Archive for October 5th, 2009
At the end of last week, I made the long trek up to Dingwall for the HTC postgraduate conference. This was a small gathering (even more so than usual, for various reasons) but nevertheless a useful and encouraging time. There was one prospective and four current PhD students present which gave lots of opportunity to discuss issues related to being a research student, publishing, networking and getting jobs, as well as our own research. I was the only biblical scholar in a room of systematic and historical theologians, so I had a good workout for my memory as I tried to listen and make sensible comments on such matters as the will of God, Calvin’s view of body and soul, and the incarnation.
I also had chance to meet up with my supervisor and talk about progress thus far. He’s happy with where things are at the moment and is pleased with the work I’ve produced. Among other things we outlined a provisional schedule for work to be done. I’m encouraged that, despite the difficulties of the past year, it looks like things are still on track to be completed in a reasonable time frame.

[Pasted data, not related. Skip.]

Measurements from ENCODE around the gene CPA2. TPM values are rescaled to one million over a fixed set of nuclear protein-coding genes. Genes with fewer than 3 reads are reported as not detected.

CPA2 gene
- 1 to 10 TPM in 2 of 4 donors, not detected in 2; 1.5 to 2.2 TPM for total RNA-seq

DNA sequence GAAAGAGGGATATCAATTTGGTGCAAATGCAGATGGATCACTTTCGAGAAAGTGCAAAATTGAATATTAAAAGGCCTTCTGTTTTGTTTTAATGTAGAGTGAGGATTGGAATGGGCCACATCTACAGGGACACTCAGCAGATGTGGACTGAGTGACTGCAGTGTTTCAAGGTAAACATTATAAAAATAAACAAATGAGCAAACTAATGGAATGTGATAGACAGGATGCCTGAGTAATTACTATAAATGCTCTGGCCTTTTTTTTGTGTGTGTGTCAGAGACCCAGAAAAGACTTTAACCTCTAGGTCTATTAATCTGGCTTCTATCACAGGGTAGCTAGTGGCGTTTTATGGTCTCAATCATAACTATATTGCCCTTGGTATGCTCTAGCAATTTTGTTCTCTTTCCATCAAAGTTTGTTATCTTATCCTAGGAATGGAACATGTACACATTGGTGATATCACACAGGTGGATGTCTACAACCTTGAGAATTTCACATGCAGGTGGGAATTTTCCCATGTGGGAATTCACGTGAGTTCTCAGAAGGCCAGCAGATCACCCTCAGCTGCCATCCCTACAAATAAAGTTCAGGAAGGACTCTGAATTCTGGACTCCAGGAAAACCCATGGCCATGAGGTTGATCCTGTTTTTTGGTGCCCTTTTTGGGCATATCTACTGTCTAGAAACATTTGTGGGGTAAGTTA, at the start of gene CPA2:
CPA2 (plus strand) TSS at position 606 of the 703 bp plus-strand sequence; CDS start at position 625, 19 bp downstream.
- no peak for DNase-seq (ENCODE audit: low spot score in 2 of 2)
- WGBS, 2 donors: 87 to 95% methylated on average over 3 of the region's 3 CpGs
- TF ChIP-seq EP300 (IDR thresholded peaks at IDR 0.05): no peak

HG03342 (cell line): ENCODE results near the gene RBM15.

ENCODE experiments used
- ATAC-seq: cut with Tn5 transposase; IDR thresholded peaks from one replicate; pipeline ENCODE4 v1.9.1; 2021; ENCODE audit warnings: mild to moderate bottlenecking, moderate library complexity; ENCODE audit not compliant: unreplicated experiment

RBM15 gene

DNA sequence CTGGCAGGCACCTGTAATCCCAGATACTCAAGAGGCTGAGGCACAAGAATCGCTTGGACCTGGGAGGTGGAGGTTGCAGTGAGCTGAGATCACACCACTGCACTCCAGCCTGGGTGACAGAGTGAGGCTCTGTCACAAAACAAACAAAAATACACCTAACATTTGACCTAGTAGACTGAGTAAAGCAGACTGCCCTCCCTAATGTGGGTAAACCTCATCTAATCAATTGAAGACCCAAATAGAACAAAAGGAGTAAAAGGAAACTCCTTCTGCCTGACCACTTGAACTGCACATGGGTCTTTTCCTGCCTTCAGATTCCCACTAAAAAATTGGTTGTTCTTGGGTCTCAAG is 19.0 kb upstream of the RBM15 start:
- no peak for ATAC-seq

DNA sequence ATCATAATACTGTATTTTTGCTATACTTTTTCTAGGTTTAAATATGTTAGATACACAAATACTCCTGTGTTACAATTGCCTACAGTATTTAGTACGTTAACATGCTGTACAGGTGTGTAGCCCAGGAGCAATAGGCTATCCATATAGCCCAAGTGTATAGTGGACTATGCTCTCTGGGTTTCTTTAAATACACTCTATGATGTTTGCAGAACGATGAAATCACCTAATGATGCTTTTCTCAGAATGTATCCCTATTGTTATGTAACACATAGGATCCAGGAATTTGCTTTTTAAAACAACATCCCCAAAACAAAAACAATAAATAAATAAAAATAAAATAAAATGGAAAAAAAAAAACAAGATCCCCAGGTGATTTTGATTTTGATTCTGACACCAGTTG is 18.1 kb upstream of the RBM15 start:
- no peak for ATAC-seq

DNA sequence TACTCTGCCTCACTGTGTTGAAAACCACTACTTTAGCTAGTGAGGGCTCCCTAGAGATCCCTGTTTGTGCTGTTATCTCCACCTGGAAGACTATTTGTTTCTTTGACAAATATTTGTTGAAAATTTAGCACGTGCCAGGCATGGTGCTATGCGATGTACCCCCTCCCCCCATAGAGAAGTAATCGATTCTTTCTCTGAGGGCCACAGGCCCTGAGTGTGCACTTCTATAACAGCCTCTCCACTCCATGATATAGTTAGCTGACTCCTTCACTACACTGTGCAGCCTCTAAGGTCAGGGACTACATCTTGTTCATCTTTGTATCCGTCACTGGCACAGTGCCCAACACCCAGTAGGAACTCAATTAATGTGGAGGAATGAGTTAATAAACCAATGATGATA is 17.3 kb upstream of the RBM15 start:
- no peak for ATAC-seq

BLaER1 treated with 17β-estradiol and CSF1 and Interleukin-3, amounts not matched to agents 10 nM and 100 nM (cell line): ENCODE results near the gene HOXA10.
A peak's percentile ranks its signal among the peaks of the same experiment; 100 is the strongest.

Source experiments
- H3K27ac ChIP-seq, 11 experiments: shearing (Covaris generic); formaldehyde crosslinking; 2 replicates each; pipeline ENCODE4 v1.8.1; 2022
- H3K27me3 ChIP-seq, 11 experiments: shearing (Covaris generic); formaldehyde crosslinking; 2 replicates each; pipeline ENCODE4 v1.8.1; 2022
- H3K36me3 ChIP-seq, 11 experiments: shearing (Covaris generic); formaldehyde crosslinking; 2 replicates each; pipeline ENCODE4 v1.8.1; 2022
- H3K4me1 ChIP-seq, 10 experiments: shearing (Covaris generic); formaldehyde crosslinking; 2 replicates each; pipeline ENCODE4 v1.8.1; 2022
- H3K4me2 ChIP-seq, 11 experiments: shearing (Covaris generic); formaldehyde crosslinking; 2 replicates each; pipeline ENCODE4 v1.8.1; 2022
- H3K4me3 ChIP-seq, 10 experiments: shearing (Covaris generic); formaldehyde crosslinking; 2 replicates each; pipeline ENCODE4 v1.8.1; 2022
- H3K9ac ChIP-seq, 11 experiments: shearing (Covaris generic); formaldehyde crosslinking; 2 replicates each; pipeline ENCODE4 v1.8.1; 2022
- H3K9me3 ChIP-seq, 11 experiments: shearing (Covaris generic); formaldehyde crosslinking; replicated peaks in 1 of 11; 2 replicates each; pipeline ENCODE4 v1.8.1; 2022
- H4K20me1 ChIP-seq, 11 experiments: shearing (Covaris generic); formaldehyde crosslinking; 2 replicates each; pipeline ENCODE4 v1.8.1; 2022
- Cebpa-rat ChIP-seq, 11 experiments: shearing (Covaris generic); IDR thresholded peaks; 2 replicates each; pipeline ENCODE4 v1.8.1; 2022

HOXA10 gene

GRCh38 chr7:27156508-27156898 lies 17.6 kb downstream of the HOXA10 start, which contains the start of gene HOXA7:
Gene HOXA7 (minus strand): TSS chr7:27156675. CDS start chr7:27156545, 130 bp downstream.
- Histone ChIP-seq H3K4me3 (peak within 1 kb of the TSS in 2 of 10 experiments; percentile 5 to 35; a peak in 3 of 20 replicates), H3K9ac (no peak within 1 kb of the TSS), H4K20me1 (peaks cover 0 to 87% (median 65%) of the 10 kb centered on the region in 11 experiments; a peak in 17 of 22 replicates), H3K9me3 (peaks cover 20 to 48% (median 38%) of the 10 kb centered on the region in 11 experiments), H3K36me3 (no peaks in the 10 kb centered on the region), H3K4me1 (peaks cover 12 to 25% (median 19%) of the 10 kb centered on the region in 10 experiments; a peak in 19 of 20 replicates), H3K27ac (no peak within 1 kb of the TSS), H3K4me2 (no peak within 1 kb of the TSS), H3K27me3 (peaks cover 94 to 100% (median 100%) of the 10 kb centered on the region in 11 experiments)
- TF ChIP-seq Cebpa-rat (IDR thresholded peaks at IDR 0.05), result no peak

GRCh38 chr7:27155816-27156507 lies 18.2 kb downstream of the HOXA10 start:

The chapter that I’m working on at the moment is one of three that will look at the effect of reading the Song of Songs in different canonical contexts: wisdom literature; writings/megilloth; Christian bible. It’s a fun exercise in intertextuality which is already producing some interesting results. For instance, it’s relatively easy to read the bride in the Song as Lady Wisdom, but it’s almost as easy to read her as the Foreign Woman/Adulteress. It’s almost as if the Song is a test of the wisdom learned in Proverbs – can you distinguish what sort of woman this is? Or is the reality that It’s Always More Complicated and that wisdom and folly are not so easily separated as Proverbs would have us believe? The plan is to do a close intertextual reading of three pairs of texts: Proverbs 5 and Song 4; Proverbs 7 and Song 2; and Sirach 24 and Song 7; and use this to build up a picture of the woman in the Song, then to turn my attention to the male figure(s) -Solomon, shepherd, king – and do similar intertextual work, before putting it all together. Something like that, anyway. The idea is to repeat the exercise in each of the three contexts, identifying different significant intertexts which will lead to differences in the interpretation of the Song.